Update: August 14, 2020
Ignoring all logic (and undoubtedly a few prominent warning signs), a tourist visiting Custer State Park in South Dakota on August 12 reportedly approached a herd of bison with her camera, attempting to snap a photo of an adult and a calf. And she learned the hard way that bison react when provoked.
Bison Attacks Woman & Takes Her Pants
A herd of bison block a road at Custer State Park, SD grabbing one woman, swinging her around, and ripping off her jeans.
— TMX.news (@officialTMXnews) August 14, 2020
According to reports, the defensive bison charged the woman, hooking a horn into her jeans and launching her out of them. Jo Reed, a bystander, caught the incident on camera. “[T]his was easily going to happen to the woman,” Reed wrote on Facebook. “I just knew they weren’t respecting these massive beautiful creatures’ space.” She reported that the provoked bison wasn’t euthanized. The tourist was apparently flown to a nearby hospital—according to one report, she sustained “injuries that were considered not to be serious.”
When observing wildlife, please, stay back! This incident and the slew of similar ones listed below are reminders that bothering wildlife, whether in nature or at a roadside zoo, is never a good idea—for you or for animals just trying to live in peace.
Originally published on August 6, 2020:
There’s a type of social distancing that must endure even if COVID-19 goes away: steering clear of bison and roadside zoos. Being “safe” in your car doesn’t just provide a false sense of security when it comes to COVID-19 transmission, it means next to nothing to the animals who’re still being disturbed and exploited. Take it from these drive-through “safari park” visitors who learned the hard way:
On Monday, a woman reportedly left Arbuckle Wilderness Park—a drive-through roadside zoo in Davis, Oklahoma—in an ambulance after apparently being gored by a bison. According to reports, the facility’s manager is alleging that the bison stuck his or her head into the woman’s car, wounding her hand with a horn while she was pushing the animal back. The incident occurred less than a month after a similar one in Tennessee in which a man was gored by a bison at the Tennessee Safari Park, a drive-through roadside zoo in Alamo.
According to comments made on Facebook, the man required 30 stitches and may have sustained nerve damage. The roadside zoo’s owner accepted no blame and claimed that he has “a video that will clearly show everyone and the jury that the park nor the animal was at fault.”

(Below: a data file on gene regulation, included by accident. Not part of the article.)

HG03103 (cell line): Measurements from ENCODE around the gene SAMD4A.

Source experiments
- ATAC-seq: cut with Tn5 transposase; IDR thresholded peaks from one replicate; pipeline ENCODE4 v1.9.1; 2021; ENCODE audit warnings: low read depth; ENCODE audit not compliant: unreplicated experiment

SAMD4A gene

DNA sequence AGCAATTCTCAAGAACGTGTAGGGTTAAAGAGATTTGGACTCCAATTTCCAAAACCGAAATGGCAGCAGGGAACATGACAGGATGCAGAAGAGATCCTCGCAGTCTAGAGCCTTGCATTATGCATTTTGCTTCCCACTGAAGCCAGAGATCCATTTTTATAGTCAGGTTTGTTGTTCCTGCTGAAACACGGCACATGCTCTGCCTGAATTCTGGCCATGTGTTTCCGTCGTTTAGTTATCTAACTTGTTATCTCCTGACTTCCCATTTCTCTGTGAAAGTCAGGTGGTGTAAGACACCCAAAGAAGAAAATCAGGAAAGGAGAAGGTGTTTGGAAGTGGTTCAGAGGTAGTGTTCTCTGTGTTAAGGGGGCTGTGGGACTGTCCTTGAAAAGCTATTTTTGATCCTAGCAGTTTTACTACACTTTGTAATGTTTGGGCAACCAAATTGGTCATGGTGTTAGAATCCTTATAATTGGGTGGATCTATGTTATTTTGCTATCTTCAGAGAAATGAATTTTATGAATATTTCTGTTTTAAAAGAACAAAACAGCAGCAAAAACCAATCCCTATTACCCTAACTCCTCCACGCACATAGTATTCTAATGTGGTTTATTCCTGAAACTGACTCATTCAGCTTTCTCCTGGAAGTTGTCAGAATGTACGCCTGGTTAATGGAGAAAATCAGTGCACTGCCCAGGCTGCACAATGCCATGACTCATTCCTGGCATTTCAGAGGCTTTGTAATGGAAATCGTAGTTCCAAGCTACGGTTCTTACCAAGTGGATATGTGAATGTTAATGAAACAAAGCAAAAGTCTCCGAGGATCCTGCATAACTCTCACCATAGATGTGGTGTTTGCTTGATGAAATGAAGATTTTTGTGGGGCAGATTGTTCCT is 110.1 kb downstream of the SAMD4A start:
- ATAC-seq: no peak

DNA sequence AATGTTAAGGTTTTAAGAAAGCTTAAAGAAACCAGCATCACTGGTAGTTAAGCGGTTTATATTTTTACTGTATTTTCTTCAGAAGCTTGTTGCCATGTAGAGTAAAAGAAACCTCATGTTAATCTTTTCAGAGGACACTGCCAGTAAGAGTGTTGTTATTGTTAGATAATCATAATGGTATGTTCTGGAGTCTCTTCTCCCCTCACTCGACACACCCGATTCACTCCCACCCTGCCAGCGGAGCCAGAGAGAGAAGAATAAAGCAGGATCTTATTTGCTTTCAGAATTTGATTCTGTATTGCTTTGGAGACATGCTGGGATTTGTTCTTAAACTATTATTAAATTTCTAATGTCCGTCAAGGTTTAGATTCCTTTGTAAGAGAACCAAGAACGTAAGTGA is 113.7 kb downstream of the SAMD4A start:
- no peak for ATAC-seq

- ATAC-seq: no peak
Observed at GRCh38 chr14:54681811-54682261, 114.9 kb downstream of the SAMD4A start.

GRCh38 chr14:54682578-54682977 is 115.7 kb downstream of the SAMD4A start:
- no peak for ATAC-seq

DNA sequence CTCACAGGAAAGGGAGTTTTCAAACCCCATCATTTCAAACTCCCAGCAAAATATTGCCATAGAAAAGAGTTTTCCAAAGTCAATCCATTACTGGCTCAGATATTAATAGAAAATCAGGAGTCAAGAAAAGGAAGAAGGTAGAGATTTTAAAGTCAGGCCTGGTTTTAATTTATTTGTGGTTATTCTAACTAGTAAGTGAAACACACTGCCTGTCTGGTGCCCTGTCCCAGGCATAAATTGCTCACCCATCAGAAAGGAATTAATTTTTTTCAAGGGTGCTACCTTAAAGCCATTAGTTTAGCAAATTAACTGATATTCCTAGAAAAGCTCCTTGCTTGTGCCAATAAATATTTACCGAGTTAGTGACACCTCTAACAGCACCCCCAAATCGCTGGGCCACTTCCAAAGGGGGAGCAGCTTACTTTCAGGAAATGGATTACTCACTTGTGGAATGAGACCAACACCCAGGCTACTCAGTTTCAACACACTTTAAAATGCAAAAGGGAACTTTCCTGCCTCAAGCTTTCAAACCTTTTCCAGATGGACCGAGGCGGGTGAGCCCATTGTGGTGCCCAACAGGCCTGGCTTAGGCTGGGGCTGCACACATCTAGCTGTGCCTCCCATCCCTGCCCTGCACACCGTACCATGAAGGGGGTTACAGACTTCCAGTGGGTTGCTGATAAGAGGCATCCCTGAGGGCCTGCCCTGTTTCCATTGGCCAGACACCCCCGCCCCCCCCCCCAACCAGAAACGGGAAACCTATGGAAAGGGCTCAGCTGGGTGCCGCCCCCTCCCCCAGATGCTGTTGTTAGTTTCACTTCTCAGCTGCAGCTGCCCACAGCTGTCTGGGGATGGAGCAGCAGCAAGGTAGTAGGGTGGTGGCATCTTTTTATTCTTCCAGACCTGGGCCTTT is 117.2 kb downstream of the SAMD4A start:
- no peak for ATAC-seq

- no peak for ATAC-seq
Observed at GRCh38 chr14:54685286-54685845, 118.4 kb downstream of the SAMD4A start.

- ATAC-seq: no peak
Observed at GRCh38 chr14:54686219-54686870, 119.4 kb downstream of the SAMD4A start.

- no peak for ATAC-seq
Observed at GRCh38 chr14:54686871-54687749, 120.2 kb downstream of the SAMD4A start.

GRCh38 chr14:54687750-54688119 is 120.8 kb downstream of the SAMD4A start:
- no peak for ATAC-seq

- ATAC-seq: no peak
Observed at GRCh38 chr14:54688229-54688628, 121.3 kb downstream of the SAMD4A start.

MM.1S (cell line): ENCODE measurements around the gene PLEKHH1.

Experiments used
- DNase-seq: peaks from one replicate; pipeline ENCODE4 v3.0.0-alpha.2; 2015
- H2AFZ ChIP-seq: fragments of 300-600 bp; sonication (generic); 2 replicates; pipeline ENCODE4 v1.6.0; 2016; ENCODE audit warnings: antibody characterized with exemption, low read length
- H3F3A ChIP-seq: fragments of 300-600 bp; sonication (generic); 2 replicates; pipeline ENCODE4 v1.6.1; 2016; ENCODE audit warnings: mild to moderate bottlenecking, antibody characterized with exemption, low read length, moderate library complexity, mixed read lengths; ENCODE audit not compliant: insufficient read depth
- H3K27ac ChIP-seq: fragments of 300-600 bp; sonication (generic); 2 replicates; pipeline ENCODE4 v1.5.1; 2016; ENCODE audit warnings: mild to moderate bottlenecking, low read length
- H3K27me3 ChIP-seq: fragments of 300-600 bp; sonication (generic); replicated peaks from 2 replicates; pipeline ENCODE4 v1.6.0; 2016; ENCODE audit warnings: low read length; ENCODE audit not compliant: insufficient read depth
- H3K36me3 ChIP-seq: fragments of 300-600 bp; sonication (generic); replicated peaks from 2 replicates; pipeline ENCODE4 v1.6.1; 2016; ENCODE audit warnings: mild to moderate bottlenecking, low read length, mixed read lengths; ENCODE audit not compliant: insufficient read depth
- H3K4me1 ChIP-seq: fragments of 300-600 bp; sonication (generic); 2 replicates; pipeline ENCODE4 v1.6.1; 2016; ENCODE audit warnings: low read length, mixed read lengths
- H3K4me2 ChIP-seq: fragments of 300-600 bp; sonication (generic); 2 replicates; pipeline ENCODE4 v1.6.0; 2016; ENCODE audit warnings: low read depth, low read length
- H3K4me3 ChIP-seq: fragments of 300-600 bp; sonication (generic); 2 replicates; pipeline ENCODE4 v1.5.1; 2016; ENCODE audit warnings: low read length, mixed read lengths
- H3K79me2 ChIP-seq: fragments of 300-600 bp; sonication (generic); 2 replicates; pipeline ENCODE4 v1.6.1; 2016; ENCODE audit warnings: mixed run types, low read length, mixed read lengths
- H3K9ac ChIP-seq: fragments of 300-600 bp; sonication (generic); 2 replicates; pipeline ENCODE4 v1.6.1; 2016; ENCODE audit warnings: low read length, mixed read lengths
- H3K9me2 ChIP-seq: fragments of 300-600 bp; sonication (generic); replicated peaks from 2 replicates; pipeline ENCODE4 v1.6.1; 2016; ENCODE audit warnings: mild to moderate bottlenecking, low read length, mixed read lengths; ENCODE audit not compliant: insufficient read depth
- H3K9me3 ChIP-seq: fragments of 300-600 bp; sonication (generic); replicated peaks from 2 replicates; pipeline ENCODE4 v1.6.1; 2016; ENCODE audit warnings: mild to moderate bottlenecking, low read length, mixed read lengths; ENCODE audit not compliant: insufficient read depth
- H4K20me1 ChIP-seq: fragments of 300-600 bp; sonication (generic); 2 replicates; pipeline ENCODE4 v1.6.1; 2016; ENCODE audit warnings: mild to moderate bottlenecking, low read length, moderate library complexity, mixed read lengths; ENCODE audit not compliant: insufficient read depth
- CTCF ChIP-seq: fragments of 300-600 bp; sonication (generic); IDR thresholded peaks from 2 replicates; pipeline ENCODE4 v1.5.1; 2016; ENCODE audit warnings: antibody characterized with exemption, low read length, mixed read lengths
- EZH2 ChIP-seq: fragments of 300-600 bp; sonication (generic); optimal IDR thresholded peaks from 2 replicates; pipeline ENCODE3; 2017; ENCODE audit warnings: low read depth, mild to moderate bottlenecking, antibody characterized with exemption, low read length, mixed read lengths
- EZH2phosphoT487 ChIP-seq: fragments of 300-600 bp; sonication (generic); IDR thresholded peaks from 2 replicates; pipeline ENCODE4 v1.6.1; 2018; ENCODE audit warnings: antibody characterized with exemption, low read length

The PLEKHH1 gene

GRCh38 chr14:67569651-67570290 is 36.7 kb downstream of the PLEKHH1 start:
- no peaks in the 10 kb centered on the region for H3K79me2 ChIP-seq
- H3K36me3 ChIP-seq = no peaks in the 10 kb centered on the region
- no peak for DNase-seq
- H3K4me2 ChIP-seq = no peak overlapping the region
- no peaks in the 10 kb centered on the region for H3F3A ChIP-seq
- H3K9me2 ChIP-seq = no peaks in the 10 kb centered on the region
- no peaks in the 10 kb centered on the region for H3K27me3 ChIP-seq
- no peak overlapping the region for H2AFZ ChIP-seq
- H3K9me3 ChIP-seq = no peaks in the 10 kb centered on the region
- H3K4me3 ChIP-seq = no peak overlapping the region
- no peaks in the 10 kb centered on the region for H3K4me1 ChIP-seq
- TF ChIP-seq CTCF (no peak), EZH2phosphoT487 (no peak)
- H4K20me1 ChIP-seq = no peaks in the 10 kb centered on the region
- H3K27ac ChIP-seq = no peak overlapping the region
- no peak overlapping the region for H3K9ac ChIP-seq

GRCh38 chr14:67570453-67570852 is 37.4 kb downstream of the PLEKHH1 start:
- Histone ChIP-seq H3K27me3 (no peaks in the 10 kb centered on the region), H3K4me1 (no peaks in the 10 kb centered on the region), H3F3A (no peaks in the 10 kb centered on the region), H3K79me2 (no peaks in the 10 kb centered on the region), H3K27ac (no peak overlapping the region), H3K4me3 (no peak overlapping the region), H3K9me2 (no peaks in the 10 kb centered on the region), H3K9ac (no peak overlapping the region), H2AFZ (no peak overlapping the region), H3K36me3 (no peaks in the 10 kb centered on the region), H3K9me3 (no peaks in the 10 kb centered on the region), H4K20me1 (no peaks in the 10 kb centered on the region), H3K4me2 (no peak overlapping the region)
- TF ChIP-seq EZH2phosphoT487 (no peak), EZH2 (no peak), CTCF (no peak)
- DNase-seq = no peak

We certainly don’t need roadside zoo tragedies to tell us that bison will act on instinct when provoked or scared. In their natural habitat, the majestic animals have reminded humans to stay back, too—as in June, when a tourist in Yellowstone National Park was gored by a bison after approaching the animal. “The series of events that led to the goring suggest the bison was threatened by being repeatedly approached to within 10 feet,” said a local bison biologist. Simply put: Leave bison in peace.
You may be wondering, “Is a bison a buffalo?” The two belong to the same family, but they’re actually quite different. Unlike buffaloes, bison have a distinguishable hump on their shoulders and often sport a beard. Bison also have shorter, sharper horns than buffaloes.
Another fun fact: Like dogs, bison can indicate their mood with their tail. If a bison’s tail is down and swinging rhythmically, he or she is likely calm. But if the tail is standing straight up, be wary—the animal may be preparing to charge. It’s always best to keep your distance from bison.
Both Arbuckle Wilderness Park and the Tennessee Safari Park are unaccredited and have been cited by the U.S. Department of Agriculture (USDA) for animal welfare issues. The Tennessee Safari Park was busted after allowing unattended guests to feed animals—dangerous neglect that could result in physical harm to both visitors and the animals. (Without supervision, what’s to stop animals from being overfed or, worse, fed something potentially harmful?) A USDA inspector also observed that the roadside zoo didn’t have an attending veterinarian and that several animals were in need of veterinary attention.
In 2018, Arbuckle Wilderness Park was ordered to pay $30,000 in penalties to settle alleged violations of the federal Animal Welfare Act, including for having insufficient public barriers. The USDA’s complaint also noted that the roadside zoo failed to provide animals—including a recumbent raccoon who was “was extremely ill or dying”—with adequate veterinary care.
If it’s quarantine-friendly activities you’re after, PETA has ideas.
Adding “drive-through” in front of a shady facility’s name doesn’t make it any less of a hellhole. It doesn’t make it any safer, either—for visitors or the animals imprisoned there. So stay home, order delivery from your favorite vegan-friendly restaurant, and binge on these life-changing, streamable movies.